The Browser/OS Combination Problem

The Problem

You have N number of tests, O number of browsers and P number of operating systems. If you don’t think too much, it doesn’t sound that bad. Besides your using grid or Sauce Labs or something similar; how bad can it be. Then you do the math and start to realize the scale of the problem.

Example

Number of tests

5 Browsers * 4 Operating Systems * 30 Smoke Tests = 600 Test Executions!

Execution time

600 Test * 30 Seconds Per Execution / 5 Nodes = 1 Hour Execution Time or More!
And that's just for smoke tests!

Solutions

There are a couple of solution to this problem. The one that I've seen the most is to reduce the scope. Just test against fewer combinations. Second most common is to get a bigger grid. Both these solutions can work, but they both have drawbacks. The first solution obviously sacrifices your OS/browser coverage. The second is more costly, as it requires more nodes, and is much more likely to result in some serious bottleneck problems.

My preferred solution is to steal one of the strategies leveraged by "High-Volume Combination Testing". Combination testing often results in an impossibly large number of tests. This means doing some kind of paring down. The strategy we will be stealing is random sampling. This strategy is especially useful when you run your test frequently, such as part of CI. Over time you will get practically the same coverage as running all the combinations without nearly the infrastructure cost of greatly extending your grid.

Show Me The Code


        /// <summary>
        /// Get random remote browser
        /// </summary>
        /// <returns>A random remote web driver</returns>
        protected override IWebDriver GetBrowser()
        {
            DesiredCapabilities capabilities = new DesiredCapabilities();

            Random rnd = new Random((unchecked((int)DateTime.Now.Ticks)));

            switch (rnd.Next(0, 4))
            {
                case 0:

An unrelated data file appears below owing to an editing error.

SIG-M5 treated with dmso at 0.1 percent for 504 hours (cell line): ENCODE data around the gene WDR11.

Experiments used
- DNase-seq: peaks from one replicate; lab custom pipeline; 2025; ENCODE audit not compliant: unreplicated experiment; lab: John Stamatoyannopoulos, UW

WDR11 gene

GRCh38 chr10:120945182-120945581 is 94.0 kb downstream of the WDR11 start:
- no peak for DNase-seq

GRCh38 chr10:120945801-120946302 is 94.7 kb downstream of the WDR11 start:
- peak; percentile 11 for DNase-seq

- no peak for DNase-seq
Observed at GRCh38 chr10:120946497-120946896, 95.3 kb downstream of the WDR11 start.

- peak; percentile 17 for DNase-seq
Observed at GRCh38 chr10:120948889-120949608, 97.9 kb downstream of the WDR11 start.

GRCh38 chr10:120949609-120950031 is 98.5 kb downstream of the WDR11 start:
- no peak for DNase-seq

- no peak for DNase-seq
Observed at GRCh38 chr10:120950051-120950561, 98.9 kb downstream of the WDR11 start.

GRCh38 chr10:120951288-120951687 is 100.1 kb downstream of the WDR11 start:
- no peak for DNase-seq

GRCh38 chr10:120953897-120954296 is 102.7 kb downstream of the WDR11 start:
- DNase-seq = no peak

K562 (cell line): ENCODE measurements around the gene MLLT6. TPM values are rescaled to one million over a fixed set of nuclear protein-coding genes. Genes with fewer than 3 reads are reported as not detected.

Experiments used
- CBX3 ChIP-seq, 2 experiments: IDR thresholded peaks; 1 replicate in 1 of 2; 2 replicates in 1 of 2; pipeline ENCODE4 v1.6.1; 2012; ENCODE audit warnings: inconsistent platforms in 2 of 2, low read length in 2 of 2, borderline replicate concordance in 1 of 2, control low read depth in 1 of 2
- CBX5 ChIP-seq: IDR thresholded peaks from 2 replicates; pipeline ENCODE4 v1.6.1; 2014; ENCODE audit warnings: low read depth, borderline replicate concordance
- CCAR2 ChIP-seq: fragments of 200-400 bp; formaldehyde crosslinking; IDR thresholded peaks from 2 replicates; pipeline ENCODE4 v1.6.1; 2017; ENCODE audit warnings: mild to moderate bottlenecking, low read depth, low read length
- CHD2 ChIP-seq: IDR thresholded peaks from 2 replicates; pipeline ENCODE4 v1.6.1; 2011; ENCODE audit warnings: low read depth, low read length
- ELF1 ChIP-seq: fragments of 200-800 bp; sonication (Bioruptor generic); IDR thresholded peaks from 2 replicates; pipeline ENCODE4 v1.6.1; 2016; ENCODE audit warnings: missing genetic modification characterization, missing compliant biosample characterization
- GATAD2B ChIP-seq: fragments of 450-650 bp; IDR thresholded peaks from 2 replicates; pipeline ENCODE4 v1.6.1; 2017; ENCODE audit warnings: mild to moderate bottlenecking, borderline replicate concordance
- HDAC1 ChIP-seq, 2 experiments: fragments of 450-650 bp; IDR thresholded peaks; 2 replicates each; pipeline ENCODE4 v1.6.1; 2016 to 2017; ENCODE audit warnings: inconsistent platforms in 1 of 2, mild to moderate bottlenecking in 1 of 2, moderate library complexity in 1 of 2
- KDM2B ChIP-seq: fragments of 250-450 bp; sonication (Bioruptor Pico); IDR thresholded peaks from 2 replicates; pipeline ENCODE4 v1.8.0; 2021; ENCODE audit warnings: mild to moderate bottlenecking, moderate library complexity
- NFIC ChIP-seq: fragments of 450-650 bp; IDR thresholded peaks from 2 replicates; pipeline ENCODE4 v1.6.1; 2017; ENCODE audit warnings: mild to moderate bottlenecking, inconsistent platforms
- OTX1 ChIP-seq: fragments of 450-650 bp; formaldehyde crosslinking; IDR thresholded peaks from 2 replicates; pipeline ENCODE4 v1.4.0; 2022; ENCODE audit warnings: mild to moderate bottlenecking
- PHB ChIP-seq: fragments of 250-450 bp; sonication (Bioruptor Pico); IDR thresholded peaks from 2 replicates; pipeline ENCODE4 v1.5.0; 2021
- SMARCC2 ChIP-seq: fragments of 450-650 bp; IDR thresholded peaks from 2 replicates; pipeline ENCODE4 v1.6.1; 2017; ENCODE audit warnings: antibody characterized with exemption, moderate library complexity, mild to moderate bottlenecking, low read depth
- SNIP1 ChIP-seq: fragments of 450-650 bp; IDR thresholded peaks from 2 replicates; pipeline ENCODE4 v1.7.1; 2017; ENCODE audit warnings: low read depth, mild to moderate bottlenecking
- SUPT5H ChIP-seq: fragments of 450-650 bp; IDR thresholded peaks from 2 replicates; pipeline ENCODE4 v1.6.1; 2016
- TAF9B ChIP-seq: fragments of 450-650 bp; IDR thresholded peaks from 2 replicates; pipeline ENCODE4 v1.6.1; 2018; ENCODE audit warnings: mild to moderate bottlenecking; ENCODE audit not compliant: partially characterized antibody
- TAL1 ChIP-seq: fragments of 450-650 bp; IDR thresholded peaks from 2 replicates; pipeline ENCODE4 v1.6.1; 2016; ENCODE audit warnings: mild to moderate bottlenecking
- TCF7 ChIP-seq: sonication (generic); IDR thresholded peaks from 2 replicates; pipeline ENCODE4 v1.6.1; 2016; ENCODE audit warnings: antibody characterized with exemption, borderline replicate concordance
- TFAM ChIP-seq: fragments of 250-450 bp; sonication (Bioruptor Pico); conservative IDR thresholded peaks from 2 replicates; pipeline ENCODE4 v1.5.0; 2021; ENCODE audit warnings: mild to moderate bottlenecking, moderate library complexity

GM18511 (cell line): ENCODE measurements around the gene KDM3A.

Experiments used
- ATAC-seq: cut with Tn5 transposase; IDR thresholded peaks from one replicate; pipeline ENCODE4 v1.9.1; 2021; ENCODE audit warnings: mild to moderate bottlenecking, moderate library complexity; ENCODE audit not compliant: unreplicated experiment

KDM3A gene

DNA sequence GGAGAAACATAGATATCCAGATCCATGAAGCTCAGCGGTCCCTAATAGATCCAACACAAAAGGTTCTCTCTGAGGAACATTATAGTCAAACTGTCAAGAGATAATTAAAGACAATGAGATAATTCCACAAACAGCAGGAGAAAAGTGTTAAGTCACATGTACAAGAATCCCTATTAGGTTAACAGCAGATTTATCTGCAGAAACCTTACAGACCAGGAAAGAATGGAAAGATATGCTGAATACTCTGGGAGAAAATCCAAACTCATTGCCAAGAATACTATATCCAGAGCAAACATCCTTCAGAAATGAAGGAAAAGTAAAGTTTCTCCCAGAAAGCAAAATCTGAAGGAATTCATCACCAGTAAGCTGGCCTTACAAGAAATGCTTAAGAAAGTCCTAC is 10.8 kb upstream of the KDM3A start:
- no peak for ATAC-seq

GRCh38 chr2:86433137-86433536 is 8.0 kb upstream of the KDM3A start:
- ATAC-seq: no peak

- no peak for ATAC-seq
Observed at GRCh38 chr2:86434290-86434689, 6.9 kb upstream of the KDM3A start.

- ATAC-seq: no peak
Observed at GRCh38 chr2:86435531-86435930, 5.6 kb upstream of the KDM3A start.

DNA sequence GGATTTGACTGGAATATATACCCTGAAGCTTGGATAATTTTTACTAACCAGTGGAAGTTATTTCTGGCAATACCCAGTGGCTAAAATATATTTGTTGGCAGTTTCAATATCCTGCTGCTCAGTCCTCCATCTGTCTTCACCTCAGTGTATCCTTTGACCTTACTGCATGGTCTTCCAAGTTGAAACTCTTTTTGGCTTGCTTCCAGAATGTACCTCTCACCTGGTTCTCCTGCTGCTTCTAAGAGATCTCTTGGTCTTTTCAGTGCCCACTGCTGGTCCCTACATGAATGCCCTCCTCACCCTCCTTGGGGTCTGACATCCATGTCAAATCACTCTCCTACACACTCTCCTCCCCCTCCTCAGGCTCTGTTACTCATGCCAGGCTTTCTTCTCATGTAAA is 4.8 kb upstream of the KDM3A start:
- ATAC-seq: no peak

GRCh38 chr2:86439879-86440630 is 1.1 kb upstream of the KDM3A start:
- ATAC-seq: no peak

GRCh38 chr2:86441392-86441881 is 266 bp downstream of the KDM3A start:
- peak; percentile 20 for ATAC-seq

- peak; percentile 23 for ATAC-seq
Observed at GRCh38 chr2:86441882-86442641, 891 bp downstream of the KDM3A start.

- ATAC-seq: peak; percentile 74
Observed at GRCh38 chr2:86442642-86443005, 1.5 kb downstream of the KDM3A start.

capabilities.SetCapability("browserName", "Chrome");
                    capabilities.SetCapability("platform", "OS X 10.11");
                    break;
                case 1:
                    capabilities.SetCapability("browserName", "Chrome");
                    capabilities.SetCapability("platform", "Windows 7");
                    break;
                case 2:
                    capabilities.SetCapability("browserName", "Chrome");
                    capabilities.SetCapability("platform", "Windows 10");
                    break;
                case 3:
                    capabilities.SetCapability("browserName", "Firefox");
                    capabilities.SetCapability("platform", "OS X 10.11");
                    break;
                case 4:
                    capabilities.SetCapability("browserName", "Firefox");
                    capabilities.SetCapability("platform", "Windows 7");
                    break;
                default:
                    capabilities.SetCapability("browserName", "Firefox");
                    capabilities.SetCapability("platform", "Windows 10");
                    break;
            }

            this.Log.LogMessage("Capability: " + capabilities.ToString());

            capabilities.SetCapability("username", Config.GetValue("sauceName"));
            capabilities.SetCapability("accessKey", Config.GetValue("accessKey"));

            return new RemoteWebDriver(new Uri(Config.GetValue("HubUrl")), capabilities);
        }

If you are interested in learning more about High Volume Testing, I strongly suggest starting with Cem Kaner’s An Overview of High Volume Automated Testing article.